Despite their intrinsic cytotoxic properties, mounting evidence indicate that ROS physiologically produced by the NADPH oxidases of epithelial cells (NOX1, DUOX2) and phagocytes (NOX2) are critical for innate immune response and homeostasis of the intestinal mucosa. However, dysregulated ROS production could be a driving factor in inflammatory bowel diseases (IBD). Recent advances: In addition to NOX2, recent studies have demonstrated that NOX1- and DUOX2-derived ROS can regulate intestinal innate immune defense and homeostasis by impacting many processes, including bacterial virulence, expression of bacteriostatic proteins, epithelial renewal and restitution, and microbiota composition. Moreover, the antibacterial role of DUOX2 is a function conserved in evolution as it has been described in invertebrates, and lower and higher vertebrates. In humans, variants of the NOX2, NOX1 and DUOX2 genes, which are associated with impaired ROS production, have been identified in very early-onset IBD, but overexpression of NOX/DUOX, especially DUOX2, has also been described in IBD, suggesting that loss-of-function or excessive activity of the ROS-generating enzymes could both contribute to disease progression.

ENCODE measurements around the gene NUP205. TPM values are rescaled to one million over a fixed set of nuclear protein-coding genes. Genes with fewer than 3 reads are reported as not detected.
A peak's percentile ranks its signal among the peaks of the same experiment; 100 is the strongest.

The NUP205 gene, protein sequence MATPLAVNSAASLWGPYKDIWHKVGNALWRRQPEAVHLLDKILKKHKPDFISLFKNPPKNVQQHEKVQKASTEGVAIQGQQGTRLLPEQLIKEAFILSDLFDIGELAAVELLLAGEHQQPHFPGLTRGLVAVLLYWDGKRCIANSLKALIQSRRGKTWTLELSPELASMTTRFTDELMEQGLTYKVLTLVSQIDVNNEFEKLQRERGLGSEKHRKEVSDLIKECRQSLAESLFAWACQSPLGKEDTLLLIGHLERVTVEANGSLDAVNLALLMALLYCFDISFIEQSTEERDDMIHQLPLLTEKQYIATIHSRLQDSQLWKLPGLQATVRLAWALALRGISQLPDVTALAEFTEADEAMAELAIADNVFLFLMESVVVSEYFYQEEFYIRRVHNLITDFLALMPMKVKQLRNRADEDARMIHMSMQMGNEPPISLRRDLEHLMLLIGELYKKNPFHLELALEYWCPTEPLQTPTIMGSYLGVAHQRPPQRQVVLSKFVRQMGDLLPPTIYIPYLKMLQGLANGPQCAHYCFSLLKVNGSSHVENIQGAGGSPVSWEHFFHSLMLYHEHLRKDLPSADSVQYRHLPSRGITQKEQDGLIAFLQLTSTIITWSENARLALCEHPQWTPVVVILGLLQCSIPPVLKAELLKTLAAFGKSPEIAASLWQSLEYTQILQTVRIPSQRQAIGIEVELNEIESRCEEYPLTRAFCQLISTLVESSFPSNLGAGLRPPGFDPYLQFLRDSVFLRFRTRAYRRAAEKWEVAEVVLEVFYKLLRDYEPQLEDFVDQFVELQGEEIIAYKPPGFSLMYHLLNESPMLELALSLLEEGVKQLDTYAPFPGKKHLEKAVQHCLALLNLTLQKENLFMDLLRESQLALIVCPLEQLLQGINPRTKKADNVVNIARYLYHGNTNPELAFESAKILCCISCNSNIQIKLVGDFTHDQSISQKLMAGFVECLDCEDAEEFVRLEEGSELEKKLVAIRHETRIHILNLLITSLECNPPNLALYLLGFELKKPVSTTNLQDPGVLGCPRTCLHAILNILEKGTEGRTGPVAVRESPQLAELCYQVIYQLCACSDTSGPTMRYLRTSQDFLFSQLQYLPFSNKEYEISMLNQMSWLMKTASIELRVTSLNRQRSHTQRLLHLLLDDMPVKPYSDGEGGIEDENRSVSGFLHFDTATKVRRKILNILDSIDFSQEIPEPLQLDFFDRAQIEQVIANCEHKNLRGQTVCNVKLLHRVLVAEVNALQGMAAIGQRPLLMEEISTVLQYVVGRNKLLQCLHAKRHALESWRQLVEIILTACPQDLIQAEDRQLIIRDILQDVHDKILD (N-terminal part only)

Therapeutic perspectives aiming at targeting NOX/DUOX in IBD should take into account the two sides of NOX/DUOX-derived ROS in intestinal inflammation. Hence, NOX /DUOX inhibitors or ROS inducers should be considered as a function of the disease context.


A thorough understanding of the physiological and pathological regulation of NOX/DUOX in the gastrointestinal tract is an absolute pre-requisite for the development of therapeutic strategies that can modulate ROS levels in space and time.